Kannada language

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"Kannada" redirects here. For other uses, see Kannada people.
Kannada
Kannada: ಕನ್ನಡ
Каннада.PNG
Pronunciation [ˈkʌnnəɖɑː]
Native to India – Karnataka, Kasaragod, Kerala, Maharashtra, Andhra Pradesh, Goa, Telangana, Tamil Nadu and significant minority communities outside India in USA, Canada, Australia, Malaysia, Singapore,[1] UK, Germany, Hong Kong, New Zealand, Mauritius,[2] United Arab Emirates,[3] Thailand.[4]
Ethnicity Kannadiga
Native speakers
40 million  (2007)[5]
11 million as a second language[6]
Early forms
Old Kannada
  • Kannada
Kannada alphabet (Brahmic)
Kannada Braille
Official status
Official language in
Karnataka
Regulated by Various academies and the Government of Karnataka[8]
Language codes
ISO 639-1 kn
ISO 639-2 kan
ISO 639-3 kan
Glottolog nucl1305[9]
{{{mapalt}}}
Distribution of native Kannada speakers in India[10]

Kannada /ˈkɑːnədə/[11] or /ˈkænədə/,[12] (ಕನ್ನಡ kannaḍa, IPA: [ˈkʌnːəɖɑː]) or Kanarese /kænəˈrz/,[13] is a language spoken in India predominantly in the state of Karnataka. Kannada, whose native speakers are called Kannadigas (Kannaḍigaru) (Kannadiga-male) ಕನ್ನಡತಿ (Kannadati-female) and number roughly 40 million,[14] is one of the 40 most spoken languages in the world. It is one of the scheduled languages of India and the official and administrative language of the state of Karnataka.[15]

The Kannada language is written using the Kannada script, which evolved from the 5th-century Kadamba script. Kannada is attested epigraphically for about one and a half millennia, and literary Old Kannada flourished in the 6th-century Ganga dynasty[16] and during the 9th-century Rashtrakuta Dynasty.[17][18] Kannada has an unbroken literary history of over a thousand years.[19]

Based on the recommendations of the Committee of Linguistic Experts, appointed by the Ministry of Culture, the Government of India designated Kannada a classical language of India.[20][21][22] In July 2011, a centre for the study of classical Kannada was established as part of the Central Institute of Indian Languages at Mysore to facilitate research related to the language.[23]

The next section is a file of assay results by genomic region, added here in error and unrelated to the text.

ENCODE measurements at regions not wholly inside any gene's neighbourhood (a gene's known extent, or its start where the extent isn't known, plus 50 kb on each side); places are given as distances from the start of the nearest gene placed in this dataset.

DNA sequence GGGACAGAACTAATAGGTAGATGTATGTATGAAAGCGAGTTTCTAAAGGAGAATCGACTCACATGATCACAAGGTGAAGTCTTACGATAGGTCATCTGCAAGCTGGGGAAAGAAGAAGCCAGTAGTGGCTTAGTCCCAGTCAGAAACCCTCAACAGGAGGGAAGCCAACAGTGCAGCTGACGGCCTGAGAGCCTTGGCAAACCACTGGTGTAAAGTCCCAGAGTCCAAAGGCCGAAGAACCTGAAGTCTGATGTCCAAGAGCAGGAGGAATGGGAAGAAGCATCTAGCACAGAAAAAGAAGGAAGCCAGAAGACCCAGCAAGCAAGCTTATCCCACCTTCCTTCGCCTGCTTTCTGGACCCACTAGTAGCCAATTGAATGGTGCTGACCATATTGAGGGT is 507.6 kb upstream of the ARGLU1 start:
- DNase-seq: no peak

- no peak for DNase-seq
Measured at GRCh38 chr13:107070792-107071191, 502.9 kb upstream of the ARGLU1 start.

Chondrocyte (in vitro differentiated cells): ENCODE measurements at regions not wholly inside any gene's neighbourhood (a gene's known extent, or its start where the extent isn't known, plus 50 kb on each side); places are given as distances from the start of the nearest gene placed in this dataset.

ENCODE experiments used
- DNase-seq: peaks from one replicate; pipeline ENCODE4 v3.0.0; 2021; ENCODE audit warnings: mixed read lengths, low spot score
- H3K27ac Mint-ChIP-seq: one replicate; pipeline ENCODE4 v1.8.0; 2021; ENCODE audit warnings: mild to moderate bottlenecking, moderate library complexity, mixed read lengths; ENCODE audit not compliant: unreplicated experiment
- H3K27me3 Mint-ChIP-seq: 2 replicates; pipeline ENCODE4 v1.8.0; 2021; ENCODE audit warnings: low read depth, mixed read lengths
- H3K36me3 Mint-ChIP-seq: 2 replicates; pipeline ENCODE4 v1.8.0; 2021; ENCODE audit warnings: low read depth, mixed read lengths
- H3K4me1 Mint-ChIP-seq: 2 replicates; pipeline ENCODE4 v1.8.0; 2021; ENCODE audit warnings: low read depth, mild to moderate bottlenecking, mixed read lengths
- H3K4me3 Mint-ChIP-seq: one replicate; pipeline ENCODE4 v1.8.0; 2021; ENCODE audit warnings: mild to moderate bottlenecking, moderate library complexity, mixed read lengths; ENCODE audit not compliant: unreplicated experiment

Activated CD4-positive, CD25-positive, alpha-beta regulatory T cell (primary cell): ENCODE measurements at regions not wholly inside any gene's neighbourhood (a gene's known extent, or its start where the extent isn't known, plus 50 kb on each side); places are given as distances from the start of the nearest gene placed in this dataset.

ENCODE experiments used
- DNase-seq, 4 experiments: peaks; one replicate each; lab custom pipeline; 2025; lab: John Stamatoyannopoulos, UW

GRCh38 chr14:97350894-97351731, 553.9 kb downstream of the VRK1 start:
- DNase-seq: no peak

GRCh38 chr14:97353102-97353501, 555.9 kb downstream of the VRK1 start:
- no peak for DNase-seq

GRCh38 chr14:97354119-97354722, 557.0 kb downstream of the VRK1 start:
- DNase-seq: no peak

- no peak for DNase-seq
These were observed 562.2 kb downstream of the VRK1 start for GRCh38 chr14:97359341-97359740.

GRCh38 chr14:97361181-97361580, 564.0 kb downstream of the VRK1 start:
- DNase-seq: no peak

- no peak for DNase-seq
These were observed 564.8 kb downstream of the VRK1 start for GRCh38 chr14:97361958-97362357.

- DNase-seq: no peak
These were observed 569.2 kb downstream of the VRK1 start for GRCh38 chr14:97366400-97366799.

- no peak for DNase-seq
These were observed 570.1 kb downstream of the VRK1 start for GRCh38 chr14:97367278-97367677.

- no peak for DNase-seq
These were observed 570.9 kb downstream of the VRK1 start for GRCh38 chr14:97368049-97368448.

History[edit]

Kannada is a Southern Dravidian language and according to Dravidian scholar Sanford Steever, its history can be conventionally divided into three periods; Old Kannada (halegannada) from 450–1200 A.D., Middle Kannada (Nadugannada) from 1200–1700 A.D., and Modern Kannada from 1700 to the present.[24] Kannada is influenced to an appreciable extent by Sanskrit. Influences of other languages such as Prakrit and Pali can also be found in Kannada language. The scholar Iravatham Mahadevan proved that Kannada was already a language of rich oral tradition earlier than 3rd century B.C., and based on the native Kannada words found in Prakrit and Tamil inscriptions of that period, Kannada must have been spoken by a widespread and stable population.[25][26] The scholar K.V. Narayana claims that many tribal languages which are now designated as Kannada dialects could be nearer to the earlier form of the language with lesser influence from other languages.[25]

Influence of Sanskrit and Prakrit[edit]

The sources of influence on literary Kannada grammar appear to be three-fold; Pāṇini's grammar, non-Paninian schools of Sanskrit grammar, particularly Katantra and Sakatayana schools, and Prakrit grammar.[27] Literary Prakrit seemed to have prevailed in Karnataka since ancient times. The vernacular Prakrit speaking people may have come in contact with the Kannada speakers, thus influencing their language, even before Kannada was used for administrative or liturgical purposes. Kannada phonetics, morphology, vocabulary, grammar and syntax show significant influence of these languages.[27][28]